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January 04, 2010

UFT Charter Study: A Correction

Today, the UFT issued a report comparing New York City Charter Schools to the public schools in their respective geographic districts. One of the most striking findings, used as the lead figure in the Daily News article on the report, was that in the South Bronx, 62% of charter school students are poor enough to qualify for free lunch, compared with 87% in the district public schools. It seems to us that the underlying data contains a significant bug.

According to Appendix A of the UFT’s report, the South Bronx Charter School for International Cultures and the Arts has no students that qualify for free or reduced price lunch (the first two columns after the enrollment data, highlighted in yellow below). These figures were gathered from the 2007-2008 New York State Accountability Reports, which did indeed show a 0% figure, despite the fact that the school had 100% and 85% of its students qualify for free and reduced price lunch during the 2005-2006 and 2006-2007 school years respectively.

Source: “Separate and Unequal: The Failure of New York City Charter Schools to Serve the City’s Neediest Students,” page 15. Available: http://www.uft.org/news/issues/uft_report-separate_and_unequal.pdf

Why this data is missing from the State Accountability report is anyone’s guess. The school itself, however, in its 2007-2008 Annual Report to the Department of Education, did include the required demographic data. The chart below shows that for the 2007-2008 school year, the South Bronx Charter School for International Cultures and the Arts had 71% of its students qualify for free and reduced lunch. (Note: the discrepancy between the enrollment data listed here versus that in the UFT’s report is probably due to the fact that the UFT used enrollment data from the 2008-2009 Progress reports for some of the charter schools, but used demographic data from the 2007-2008 State Accountability Reports.)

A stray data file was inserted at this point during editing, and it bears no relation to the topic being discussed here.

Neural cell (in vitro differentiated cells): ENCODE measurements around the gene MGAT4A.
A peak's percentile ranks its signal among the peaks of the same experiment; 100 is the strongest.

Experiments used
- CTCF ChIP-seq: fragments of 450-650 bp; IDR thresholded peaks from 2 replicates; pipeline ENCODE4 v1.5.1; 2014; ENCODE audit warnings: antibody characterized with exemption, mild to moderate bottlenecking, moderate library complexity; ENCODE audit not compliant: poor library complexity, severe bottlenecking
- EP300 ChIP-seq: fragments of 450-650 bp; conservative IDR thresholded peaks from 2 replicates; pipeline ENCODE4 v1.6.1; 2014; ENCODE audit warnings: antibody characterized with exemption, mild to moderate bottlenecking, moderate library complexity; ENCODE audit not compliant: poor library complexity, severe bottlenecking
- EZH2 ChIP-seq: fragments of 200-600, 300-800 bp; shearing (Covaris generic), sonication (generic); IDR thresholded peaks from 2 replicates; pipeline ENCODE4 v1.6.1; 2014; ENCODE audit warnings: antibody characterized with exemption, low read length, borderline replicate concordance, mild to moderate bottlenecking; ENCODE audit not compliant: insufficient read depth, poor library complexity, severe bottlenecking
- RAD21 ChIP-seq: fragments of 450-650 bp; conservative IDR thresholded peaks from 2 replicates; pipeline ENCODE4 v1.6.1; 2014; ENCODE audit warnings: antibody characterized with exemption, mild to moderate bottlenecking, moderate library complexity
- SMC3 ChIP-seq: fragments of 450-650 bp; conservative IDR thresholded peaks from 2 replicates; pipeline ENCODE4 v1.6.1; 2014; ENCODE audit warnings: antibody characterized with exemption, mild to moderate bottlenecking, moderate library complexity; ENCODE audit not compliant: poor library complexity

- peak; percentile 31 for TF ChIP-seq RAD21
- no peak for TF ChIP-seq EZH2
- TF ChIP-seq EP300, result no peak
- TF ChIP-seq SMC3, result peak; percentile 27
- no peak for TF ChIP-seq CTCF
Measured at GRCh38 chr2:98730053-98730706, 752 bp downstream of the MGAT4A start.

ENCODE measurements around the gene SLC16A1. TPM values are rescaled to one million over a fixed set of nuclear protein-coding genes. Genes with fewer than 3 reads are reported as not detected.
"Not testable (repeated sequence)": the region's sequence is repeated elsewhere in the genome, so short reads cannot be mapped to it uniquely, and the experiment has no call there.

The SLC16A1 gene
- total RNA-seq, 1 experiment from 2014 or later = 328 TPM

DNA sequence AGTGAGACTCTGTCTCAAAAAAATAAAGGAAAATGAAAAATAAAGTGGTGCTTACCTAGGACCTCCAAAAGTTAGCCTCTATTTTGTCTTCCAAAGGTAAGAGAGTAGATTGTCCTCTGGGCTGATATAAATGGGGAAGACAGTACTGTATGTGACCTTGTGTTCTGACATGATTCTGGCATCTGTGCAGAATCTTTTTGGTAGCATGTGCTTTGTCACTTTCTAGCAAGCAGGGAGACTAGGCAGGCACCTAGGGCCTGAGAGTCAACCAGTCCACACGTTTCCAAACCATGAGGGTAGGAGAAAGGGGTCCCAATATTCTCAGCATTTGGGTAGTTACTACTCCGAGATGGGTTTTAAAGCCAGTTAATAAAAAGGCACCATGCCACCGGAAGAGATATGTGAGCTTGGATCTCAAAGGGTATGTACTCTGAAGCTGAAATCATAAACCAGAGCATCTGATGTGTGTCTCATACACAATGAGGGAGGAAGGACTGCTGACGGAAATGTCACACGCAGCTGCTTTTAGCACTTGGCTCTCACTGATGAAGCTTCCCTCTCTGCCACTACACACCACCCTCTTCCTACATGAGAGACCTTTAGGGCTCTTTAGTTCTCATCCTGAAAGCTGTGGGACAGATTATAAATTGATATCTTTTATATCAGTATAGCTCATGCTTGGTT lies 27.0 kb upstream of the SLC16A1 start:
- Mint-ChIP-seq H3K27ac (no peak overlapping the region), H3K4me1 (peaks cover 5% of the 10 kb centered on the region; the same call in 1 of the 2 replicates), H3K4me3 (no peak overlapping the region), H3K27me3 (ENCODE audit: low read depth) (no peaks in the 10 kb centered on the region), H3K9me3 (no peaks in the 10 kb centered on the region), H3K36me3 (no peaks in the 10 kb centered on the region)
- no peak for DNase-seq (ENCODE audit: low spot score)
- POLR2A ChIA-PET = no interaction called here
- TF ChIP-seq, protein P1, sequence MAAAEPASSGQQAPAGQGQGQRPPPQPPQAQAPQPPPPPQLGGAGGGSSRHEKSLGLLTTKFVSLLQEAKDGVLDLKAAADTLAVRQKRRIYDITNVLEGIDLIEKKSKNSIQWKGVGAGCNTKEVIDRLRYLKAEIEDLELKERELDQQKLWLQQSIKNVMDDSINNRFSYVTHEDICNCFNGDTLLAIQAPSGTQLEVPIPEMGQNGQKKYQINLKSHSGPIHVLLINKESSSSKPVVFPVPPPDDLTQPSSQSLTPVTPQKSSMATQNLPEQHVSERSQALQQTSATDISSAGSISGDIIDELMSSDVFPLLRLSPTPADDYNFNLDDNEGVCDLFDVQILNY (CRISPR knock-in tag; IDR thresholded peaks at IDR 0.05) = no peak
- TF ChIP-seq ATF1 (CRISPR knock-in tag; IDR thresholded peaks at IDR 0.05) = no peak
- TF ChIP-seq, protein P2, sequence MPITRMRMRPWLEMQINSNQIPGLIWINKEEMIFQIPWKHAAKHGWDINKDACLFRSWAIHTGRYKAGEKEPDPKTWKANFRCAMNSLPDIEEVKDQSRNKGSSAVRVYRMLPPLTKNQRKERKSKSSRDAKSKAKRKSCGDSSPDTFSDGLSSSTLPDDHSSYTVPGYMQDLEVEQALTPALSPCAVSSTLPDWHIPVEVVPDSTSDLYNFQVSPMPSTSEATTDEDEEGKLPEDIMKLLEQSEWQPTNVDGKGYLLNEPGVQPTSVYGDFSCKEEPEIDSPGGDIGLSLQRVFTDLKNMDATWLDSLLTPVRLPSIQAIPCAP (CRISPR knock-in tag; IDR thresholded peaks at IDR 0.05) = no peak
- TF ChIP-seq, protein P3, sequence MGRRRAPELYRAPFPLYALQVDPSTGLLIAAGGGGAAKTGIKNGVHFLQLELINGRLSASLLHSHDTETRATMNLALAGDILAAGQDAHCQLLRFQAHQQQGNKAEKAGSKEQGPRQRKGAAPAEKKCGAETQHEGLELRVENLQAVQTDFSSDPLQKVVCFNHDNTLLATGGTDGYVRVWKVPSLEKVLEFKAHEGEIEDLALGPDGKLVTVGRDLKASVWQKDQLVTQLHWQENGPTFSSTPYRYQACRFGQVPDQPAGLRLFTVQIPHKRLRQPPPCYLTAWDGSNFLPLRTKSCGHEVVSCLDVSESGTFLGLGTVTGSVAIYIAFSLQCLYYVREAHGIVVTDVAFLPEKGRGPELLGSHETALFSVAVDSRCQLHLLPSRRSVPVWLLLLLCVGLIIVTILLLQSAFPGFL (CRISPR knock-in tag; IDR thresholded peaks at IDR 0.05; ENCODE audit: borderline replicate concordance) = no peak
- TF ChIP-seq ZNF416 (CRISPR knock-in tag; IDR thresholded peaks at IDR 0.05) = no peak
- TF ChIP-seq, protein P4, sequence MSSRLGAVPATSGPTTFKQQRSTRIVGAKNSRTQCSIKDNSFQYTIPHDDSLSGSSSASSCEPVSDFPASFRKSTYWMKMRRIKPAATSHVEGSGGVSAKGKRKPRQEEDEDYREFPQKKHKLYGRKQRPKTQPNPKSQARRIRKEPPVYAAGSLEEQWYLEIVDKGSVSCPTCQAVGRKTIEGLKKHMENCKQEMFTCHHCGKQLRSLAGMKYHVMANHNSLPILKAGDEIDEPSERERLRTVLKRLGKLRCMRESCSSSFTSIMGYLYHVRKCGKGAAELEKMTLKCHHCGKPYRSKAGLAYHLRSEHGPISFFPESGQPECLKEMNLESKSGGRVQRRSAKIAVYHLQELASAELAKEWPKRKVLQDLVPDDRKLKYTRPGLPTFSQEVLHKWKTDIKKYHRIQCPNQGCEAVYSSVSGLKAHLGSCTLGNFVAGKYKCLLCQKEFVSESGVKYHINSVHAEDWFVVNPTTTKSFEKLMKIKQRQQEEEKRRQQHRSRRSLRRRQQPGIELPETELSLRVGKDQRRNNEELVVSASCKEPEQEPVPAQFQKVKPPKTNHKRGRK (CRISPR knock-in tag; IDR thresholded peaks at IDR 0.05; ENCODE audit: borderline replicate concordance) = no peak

Source: “2007-2008 Annual Report,” page 17. Available: http://schools.nyc.gov/NR/rdonlyres/72A59169-8CF9-45FF-8A8F-72F51DE43284/0/SBCSICA.pdf

Unfortunately, the data isn’t broken out into the number of students that qualified for free lunch versus reduced price lunch. Nonetheless, if the data for the South Bronx Charter School for International Cultures and the Arts is included in the first column (the calculation of students qualifying for free and reduced price lunch), approximately 83% of students in charter schools qualified for free or reduced price lunch compared to 92% of students in public schools. Clearly, the discrepancy still exists—it’s just not as large as the UFT would have the press believe.

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